An oil price collapse to USD 90 per barrel could see a 0.4% drop in Saudi GDP, according to estimates by HSBC.
Indeed, Saudi Arabia and the UAE are among the countries most vulnerable to an oil price shock, the bank says.
Brent crude prices have declined 12.5% this month alone, as traders worry about declining demand and rising output notably from the United States, the North Sea, Canada, Iraq and Libya.
Overall, Brent has lost 6.9% in 2013, ending the third week of April at USD 102.41 a barrel on the London-based ICE Futures Europe exchange.
While the Saudis have been chipping away at their oil output, it has done little to stem the slide.
The US Department of Energy notes that the price decline has persisted even though global liquid fuels consumption outpaced production in March and April 2013, resulting in a 1.1-million-barrel-per-day (bpd) average draw from global oil stocks.
Despite consumption exceeding production, crude oil prices were lower during the two-month period, reflecting weaker expectations for global economic growth, the report noted, and Brent future prices have averaged under USD 100 in the past week, the department said.
Cheaper oil a boon for emerging markets
The Saudis and other Mideast oil exporters may take comfort from the fact that lower oil prices may boost disposable incomes in other emerging markets and raise consumer spending capacity, spurring growth.
HSBC estimates that a drop to USD 90 per barrel would boost investment-to-GDP ratio in China, Indonesia and India the most.
"Lower costs of production would encourage demand for investment further in these countries, having positive effects on other parts of the world as well and more than offsetting the slowdown in growth suffered in oil producers such as Saudi Arabia," said HSBC. "The net impact on emerging market and global growth then is likely to be positive."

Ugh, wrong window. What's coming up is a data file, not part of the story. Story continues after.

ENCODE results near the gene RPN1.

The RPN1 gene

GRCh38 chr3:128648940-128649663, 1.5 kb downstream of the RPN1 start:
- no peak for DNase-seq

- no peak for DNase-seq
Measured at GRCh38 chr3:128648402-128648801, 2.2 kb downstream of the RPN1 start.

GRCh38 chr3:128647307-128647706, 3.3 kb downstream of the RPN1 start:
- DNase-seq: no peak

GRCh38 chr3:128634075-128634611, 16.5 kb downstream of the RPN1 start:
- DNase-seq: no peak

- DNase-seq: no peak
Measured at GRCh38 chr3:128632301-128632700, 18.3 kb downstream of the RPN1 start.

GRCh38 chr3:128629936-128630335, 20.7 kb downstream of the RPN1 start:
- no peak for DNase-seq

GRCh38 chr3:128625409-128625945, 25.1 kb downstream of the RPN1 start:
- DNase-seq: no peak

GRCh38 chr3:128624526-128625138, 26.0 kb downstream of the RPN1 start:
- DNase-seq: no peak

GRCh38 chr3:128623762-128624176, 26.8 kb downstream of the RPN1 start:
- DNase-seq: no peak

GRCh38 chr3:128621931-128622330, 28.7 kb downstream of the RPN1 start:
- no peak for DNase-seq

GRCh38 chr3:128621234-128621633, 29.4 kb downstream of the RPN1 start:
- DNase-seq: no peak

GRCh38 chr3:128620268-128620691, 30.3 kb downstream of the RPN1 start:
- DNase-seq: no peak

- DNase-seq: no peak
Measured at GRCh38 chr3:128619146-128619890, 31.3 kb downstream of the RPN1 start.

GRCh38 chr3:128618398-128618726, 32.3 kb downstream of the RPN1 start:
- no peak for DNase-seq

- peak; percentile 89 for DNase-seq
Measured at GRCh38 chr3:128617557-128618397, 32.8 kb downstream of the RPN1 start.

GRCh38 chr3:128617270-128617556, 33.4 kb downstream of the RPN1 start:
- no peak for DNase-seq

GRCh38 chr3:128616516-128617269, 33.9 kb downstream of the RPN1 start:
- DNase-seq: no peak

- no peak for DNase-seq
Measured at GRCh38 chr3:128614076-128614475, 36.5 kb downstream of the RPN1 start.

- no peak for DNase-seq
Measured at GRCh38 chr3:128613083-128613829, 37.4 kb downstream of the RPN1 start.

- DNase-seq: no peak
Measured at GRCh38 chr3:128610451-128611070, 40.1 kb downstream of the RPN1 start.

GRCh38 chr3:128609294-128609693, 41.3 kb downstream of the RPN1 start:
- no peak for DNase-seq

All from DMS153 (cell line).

But lower prices could present a huge problem for most Middle East exporters who needs prices to stay in triple-digits to balance their budgets.
"In countries such as Saudi Arabia, where government spending has risen sharply following the Arab Spring, oil prices would have to remain high for fiscal positions not to deteriorate sharply," said HSBC.
Deutsche Bank disagrees, arguing that most of the GCC states can absorb a downward shift to prices to nearer to USD 80 per barrel before they will be forced to take action.
Still, a strengthening dollar scenario could see that trend occurring sooner rather than later.
"In the event of the US trade-weighted index strengthening by around 10% in the twelve months to December 2013 Brent crude oil prices would fall to USD 93 per barrel by the end of 2013," wrote Soozhana Choi and Michael Lewis, analysts at Deutsche Bank. "Moreover given our bullish targets for the US dollar into 2014, it would imply Brent declining towards USD 85 per barrel by the end of 2014."
Even before the current decline, the US Department of Energy had expected OPEC's oil revenues to fall from USD 1.05 trillion in 2012 to around USD 955 billion. Even if prices remain constant after falling 6.3% this year, that still constitutes a further USD 60 billion drop in OPEC revenues in 2013.